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It's never too early to start learning language

Mother gazing at baby

Babies’ brains start laying down the groundwork of how to form words well before speech actually begins. This presents several opportunities to us, as parents.

A newborn baby’s brain contains over 100 billion brain cells, or neurons. Each neuron forms small branches called dendrites, which allow neurons to communicate across the connections between them. “About 80% of dendrites form after birth, and a large percentage of them form during the first three years of life,” says speech and language therapist for Nubabi, Carianne Vermeulen.

In her first 1000 days, your baby’s brain is going into overdrive forming these dendrites. This is when the brain is best able to absorb language. As the brain takes in information from the world, when you stimulate your baby through singing, talking or playing, you are helping your baby form these dendrites.

Along with talking to your baby in that instinctive parental lingo known as ‘Parentese’ or ‘Motherese’, try these activities from Nubabi’s Weekly Baby Stimulation Guide to boost baby’s speech and language development, after all, it’s never to early to start learning language.

In the first few weeks

You want to help your baby learn to talk, let’s first help him to learn to listen to sounds. This is the beginning of communication.


  • While your baby is lying on his back, shake a rattle about 20 to 30 centimeters from his face.
  • Slowly move the rattle off to one side, shaking it from time to time to keep his attention. When the rattle is at the far end of your baby’s line of vision, move the rattle out of sight. Your baby should turn his head toward the area where the rattle disappeared.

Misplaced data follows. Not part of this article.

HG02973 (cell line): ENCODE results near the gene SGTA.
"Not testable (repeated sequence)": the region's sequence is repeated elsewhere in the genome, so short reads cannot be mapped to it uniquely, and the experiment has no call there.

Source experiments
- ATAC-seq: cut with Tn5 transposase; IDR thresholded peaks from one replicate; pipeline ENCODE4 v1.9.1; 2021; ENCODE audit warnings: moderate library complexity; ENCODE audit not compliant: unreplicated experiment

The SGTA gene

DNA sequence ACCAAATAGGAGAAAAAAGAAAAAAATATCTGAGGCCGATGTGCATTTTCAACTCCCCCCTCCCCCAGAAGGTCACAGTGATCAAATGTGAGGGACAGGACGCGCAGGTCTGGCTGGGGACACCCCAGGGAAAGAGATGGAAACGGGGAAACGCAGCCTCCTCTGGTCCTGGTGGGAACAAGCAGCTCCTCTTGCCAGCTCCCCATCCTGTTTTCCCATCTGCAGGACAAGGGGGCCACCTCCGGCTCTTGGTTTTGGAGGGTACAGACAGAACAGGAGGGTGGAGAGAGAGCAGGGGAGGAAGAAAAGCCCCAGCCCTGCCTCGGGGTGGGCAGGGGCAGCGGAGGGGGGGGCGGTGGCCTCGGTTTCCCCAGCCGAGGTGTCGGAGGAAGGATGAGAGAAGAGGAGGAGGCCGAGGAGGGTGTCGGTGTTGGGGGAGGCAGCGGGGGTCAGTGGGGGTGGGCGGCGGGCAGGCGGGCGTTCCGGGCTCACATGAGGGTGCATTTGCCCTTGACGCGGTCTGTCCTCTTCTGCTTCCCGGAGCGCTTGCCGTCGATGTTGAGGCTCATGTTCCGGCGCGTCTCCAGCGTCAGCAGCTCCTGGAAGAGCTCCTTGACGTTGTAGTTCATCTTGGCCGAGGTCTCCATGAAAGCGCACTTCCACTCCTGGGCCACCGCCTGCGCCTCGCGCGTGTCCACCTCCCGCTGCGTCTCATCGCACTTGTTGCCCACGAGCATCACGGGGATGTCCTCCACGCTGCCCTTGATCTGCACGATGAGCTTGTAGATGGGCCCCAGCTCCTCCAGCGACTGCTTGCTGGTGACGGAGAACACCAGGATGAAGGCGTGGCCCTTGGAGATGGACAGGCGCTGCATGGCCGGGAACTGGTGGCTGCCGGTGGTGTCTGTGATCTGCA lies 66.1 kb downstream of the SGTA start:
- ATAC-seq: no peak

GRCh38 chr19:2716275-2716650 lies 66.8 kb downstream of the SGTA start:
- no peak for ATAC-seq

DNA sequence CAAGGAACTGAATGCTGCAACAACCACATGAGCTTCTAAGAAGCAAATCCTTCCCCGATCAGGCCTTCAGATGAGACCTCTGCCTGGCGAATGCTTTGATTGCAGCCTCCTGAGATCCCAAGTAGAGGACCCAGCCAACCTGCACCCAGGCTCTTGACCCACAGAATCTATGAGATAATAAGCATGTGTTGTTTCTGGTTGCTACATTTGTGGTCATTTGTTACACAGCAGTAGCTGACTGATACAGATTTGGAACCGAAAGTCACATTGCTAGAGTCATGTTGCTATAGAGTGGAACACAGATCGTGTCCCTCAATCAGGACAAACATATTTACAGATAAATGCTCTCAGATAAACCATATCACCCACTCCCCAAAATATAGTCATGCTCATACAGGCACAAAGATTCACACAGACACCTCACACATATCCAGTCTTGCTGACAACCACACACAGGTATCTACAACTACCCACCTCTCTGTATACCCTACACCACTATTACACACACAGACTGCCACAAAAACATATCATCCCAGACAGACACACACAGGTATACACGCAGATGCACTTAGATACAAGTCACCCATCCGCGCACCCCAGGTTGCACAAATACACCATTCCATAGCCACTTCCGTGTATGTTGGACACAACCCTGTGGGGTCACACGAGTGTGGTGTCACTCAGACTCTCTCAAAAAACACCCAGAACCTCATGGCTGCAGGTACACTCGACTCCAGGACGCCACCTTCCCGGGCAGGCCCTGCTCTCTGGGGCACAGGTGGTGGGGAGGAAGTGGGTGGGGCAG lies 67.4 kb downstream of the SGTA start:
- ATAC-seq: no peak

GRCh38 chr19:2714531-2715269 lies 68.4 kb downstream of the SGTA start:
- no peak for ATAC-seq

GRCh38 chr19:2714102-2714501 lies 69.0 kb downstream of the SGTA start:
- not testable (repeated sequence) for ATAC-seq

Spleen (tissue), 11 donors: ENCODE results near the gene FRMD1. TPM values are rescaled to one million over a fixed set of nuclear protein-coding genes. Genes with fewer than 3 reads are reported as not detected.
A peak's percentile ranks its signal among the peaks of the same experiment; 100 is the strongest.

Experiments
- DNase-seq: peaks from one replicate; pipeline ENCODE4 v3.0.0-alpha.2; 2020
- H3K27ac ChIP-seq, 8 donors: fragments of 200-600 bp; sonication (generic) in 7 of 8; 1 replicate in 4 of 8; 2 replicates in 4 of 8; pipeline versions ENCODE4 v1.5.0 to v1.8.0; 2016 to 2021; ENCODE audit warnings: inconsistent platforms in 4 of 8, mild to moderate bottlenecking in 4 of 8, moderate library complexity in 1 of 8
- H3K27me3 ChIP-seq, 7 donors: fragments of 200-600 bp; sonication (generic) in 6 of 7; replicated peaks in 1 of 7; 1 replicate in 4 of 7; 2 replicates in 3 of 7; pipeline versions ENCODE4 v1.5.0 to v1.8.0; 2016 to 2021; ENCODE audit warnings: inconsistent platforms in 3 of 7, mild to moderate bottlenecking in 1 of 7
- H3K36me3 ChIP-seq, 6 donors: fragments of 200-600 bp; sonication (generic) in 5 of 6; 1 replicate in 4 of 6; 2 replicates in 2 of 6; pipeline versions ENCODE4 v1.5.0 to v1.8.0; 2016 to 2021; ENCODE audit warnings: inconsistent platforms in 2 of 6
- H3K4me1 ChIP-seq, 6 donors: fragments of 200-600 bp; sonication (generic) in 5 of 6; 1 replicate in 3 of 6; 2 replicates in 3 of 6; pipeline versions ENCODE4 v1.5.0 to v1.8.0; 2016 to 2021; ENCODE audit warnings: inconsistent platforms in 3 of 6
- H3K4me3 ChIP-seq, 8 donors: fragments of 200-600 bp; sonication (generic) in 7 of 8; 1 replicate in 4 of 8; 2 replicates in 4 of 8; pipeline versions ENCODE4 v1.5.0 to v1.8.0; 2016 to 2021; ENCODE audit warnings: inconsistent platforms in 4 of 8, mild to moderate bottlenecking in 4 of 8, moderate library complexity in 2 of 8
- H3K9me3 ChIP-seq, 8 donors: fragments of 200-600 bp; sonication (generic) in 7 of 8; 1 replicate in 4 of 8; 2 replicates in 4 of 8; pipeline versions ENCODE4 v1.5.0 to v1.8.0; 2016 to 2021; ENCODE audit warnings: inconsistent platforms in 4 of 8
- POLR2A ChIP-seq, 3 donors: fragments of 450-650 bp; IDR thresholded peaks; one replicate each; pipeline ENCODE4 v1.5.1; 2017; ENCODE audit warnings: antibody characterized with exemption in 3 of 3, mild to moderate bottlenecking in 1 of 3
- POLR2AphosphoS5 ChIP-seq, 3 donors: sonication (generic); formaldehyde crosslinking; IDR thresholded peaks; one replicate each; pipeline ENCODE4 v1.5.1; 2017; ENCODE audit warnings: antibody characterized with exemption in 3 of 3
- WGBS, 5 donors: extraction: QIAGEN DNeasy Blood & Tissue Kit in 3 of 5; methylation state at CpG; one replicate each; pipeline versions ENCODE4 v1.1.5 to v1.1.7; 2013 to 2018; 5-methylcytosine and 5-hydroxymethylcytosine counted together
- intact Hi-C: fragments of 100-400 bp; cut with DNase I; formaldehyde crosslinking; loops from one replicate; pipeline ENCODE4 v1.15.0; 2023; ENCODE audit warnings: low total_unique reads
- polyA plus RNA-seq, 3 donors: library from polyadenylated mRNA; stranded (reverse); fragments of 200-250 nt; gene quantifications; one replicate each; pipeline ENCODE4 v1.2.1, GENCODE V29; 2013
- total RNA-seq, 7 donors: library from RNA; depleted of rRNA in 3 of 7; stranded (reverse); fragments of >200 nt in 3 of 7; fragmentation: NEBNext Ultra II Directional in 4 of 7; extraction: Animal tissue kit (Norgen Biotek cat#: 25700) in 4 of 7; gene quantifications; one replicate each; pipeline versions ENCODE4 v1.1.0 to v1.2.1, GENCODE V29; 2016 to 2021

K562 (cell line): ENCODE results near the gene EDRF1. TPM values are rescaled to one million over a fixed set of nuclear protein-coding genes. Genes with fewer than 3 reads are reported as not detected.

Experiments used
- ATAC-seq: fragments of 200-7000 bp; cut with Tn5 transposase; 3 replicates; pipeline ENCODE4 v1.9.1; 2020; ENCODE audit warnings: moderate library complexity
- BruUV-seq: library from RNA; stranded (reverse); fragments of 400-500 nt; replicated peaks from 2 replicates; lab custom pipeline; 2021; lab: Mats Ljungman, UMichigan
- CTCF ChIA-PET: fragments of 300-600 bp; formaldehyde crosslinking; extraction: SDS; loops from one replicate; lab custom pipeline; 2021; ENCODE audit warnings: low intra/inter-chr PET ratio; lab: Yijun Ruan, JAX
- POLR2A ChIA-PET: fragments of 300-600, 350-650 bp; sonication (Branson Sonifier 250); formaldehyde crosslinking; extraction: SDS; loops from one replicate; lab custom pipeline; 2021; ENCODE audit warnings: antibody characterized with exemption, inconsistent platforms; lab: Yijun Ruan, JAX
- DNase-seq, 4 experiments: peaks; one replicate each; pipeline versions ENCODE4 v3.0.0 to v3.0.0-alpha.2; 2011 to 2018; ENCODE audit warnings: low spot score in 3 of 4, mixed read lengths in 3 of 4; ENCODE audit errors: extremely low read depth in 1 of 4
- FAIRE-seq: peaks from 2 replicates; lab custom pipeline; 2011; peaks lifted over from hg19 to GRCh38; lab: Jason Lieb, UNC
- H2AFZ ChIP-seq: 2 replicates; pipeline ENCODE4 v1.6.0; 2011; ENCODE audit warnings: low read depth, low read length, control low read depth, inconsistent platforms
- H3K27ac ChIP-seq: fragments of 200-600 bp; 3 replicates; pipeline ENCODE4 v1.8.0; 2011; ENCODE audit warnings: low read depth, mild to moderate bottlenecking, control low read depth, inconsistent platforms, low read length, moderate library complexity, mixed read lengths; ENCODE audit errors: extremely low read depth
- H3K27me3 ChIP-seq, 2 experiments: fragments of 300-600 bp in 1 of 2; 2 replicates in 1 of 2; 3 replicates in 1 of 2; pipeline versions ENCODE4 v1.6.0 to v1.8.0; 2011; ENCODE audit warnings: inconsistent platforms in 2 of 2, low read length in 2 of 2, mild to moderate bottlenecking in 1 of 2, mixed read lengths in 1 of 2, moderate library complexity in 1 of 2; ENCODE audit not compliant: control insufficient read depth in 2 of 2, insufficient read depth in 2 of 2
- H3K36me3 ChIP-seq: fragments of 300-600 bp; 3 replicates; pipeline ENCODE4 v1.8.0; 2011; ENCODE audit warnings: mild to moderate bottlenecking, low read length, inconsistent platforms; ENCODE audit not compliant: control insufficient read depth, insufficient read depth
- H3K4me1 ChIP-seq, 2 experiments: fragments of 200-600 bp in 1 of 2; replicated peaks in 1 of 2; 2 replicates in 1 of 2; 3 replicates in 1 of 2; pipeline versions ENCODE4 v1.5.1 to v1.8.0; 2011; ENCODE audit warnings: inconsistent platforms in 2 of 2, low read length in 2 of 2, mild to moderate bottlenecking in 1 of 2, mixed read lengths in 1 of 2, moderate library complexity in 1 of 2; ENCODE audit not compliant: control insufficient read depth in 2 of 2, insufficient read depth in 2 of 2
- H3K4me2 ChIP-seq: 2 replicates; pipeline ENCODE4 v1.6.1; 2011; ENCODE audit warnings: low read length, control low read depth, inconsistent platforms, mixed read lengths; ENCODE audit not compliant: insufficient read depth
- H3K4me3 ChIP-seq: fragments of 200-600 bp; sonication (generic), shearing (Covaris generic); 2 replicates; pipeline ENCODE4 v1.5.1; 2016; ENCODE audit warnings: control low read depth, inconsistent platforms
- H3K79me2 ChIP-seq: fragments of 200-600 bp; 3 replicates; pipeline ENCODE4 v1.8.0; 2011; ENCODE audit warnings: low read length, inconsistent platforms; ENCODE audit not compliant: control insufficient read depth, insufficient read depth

• If he doesn’t, prompt by shaking the rattle while it is out of sight.
  • If your baby blinks reflexively at the sound, scrunched his nose or flares his hands out and generally seems to get a fright with the noise, try a softer sound. Remember to watch your baby’s cues and if he has had enough, then try again at a later stage.

Around 4-6 months

At around 4-6 months, your baby is now starting to communicate with you by shouting to get your attention or at later stages babbling (e.g. baba, dada, babi, mami) and he may use a variety of noises, e.g. imitating coughing, tongue clicks or kisses.


  • You can initiate babbling or sounds by choosing a few vowels (e.g. ‘oo’, ‘aa’, ‘ee’) or noises (e.g. tongue raspberries or kissing noises) to repeat throughout the day.
  • Your baby will also love to hear the noises he has made, so have fun trying to copy your baby’s sounds.
  • Introduce a turn-taking game with your baby by initiating sound making and copying the sounds your baby makes in response.

Around 10 months

At this stage you will notice that your baby’s vocalisations are not just sounds anymore, but rather goal-directed productions. You can help your baby use sounds that are more and more directed at communicating with you.


  • Be on the lookout for moments where your baby’s vocalisations are directed at communicating with you and not just vocal play. Repeat your baby’s sounds and talk about what you think your baby is trying to say. For example, your baby can stretch his arm toward his milk bottle that is out of his reach while saying “bo”. Comment on this by saying, ”Bottle. You want bottle? Here’s your bottle.” Emphasize the word bottle by saying it slightly louder or by increasing your pitch when saying ‘bottle’.
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